le01.jpg (13069 bytes)The Sharp HealthCare network includes seven San Diego hospitals that make up about one-third of the local market share in diagnostic testing — approximately 3 million clinical chemistry tests per year.

Our goal was to improve the efficiency and consistency of testing at all laboratories, beginning with clinical chemistry. Our options included centralizing testing or standardizing equipment and procedures at all lab locations.

At the time, multiple equipment vendors supplied each of the seven hospitals. We examined centralized models that included high-output, high-capacity analyzers. However, our research indicated that a decentralized model with standard equipment was more patient- and client-focused and more cost effective. After evaluating several vendors, we chose a clinical chemistry platform with enough models to support different testing volumes. In 1996, we installed 10 chemistry systems in seven hospitals.

After careful evaluation, we decided to implement the Vitros Chemistry Systems from Ortho-Clinical Diagnostics (OCD). The Vitros dry-slide system includes both mid-volume and high-volume analyzers. A mid-volume unit is the primary analyzer in our three smaller hospitals. Each of our four large labs operate with a high-volume testing system, augmented by a mid-volume device that acts as a backup or stat analyzer.

le02.jpg (15335 bytes)Francis Thomas, laboratory assistant at Sharp Healthcare, loads samples into the Vitros 950 Chemistry System from Ortho-Clinical Diagnostics for an analysis session.

An innovative shared risk contract with the vendor lets us pay for our equipment use through a fee-for-test arrangement. It includes: equipment, service, disposables, consumables and any other associated costs. Our contract is based on a projection of billable tests per year in all seven hospitals.

Total test volume is based on a combination of projected and past productivity. Because the cost of equipment is factored into the cost of each test, the laboratory services system was not required to make an investment in capital. The vendor shares the risk by installing the testing systems and earning the revenue specified by the contract. The eight-year contract contains a no-penalty out clause after year three.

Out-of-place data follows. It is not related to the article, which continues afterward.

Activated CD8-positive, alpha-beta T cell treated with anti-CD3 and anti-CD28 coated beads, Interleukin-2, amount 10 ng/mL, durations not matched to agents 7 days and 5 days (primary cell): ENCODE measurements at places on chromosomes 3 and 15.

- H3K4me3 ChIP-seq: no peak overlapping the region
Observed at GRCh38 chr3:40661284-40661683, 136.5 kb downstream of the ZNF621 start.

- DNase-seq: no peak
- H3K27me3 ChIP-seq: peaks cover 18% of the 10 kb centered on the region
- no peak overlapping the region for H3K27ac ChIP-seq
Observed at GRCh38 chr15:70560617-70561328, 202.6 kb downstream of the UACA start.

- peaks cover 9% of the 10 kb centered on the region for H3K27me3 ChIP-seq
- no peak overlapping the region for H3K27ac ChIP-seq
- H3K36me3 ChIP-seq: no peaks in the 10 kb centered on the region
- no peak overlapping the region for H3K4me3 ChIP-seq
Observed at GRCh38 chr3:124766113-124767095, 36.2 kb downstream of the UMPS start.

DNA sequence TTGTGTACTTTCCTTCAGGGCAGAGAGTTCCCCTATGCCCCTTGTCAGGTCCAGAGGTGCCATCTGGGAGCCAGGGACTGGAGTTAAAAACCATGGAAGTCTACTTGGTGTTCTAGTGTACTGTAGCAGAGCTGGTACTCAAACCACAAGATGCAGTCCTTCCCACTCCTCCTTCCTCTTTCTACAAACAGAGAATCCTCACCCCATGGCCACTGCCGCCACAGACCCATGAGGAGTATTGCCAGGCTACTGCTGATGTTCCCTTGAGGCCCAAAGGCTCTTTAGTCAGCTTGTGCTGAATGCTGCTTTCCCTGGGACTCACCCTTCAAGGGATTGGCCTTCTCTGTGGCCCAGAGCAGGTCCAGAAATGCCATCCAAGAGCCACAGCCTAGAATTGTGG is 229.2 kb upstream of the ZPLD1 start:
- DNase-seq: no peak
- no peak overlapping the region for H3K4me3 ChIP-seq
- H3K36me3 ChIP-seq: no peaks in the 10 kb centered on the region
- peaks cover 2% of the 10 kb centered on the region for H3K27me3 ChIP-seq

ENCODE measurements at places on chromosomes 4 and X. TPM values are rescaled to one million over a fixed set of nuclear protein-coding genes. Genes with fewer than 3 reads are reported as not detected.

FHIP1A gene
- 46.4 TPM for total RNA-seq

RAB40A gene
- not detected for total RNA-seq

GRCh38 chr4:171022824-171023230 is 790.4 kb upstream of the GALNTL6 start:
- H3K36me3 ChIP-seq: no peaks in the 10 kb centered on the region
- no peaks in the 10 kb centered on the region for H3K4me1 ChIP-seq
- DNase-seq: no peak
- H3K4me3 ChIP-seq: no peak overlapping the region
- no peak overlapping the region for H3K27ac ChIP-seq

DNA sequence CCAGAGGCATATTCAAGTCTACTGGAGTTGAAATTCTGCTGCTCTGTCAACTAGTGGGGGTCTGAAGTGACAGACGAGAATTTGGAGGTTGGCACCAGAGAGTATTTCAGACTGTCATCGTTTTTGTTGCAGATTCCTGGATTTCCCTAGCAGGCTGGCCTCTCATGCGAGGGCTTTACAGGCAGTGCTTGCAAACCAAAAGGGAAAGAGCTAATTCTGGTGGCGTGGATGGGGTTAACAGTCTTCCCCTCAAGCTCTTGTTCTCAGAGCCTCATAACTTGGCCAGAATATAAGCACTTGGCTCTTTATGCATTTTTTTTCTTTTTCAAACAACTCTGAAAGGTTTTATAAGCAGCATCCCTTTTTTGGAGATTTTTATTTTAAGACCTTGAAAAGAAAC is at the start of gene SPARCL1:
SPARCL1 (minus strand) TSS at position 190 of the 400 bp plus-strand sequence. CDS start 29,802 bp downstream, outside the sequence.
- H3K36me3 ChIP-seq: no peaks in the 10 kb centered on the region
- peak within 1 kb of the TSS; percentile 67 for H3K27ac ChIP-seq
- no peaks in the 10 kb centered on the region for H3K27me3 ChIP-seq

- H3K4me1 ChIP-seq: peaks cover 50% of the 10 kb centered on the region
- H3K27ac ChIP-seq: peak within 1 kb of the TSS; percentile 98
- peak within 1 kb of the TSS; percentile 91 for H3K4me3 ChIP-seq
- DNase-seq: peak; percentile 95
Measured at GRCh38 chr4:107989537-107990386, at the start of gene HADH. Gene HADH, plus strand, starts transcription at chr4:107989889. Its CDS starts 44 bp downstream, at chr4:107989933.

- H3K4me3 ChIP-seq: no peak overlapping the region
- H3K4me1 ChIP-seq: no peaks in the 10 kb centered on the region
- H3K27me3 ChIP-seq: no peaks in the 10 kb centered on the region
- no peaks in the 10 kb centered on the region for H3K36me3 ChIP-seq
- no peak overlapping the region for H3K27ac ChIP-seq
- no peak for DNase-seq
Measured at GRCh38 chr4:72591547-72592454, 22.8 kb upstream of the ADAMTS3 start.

From the start, it was clear that this type of contract would not work if we did not act as partners. We developed a reasonable use clause that is based on a calculated efficiency rating. By dividing the number of patient reportables by the number of tests performed, we established a reasonable use rating that was realistic to OCD and Sharp. This efficiency rating also was compared against efficiency ratios based on national averages. With those ratings in place, we determine our operational success with quarterly business reviews.

Labor was another important issue. We found the new equipment easy to operate and maintain. Currently, it takes only one week to teach medical technologists and lab assistants how to operate the equipment and perform routine maintenance.

The new equipment was installed with minimal problems. Most service issues have been solved over a telephone help line. Infrequent maintenance is due mainly to the dry slide technology. In the past, when using wet chemistry systems, we experienced many more mechanical problems such as air bubbles and hydraulics. Clotting was a particular problem. Our previous wet system could be inoperative for up to 30 minutes while locating a fibrin clot.

The chemistry systems achieve a 30 percent increase in productivity and a 20 percent reduction in costs for our laboratories. A stat analysis is completed in less than 45 minutes and for exceptionally critical procedures, the lab performs tests in as little as 15 minutes. Routine tests are delivered within two hours.

le03.jpg (13657 bytes) Thomas manipulates the touch screen display on the Vitros 950.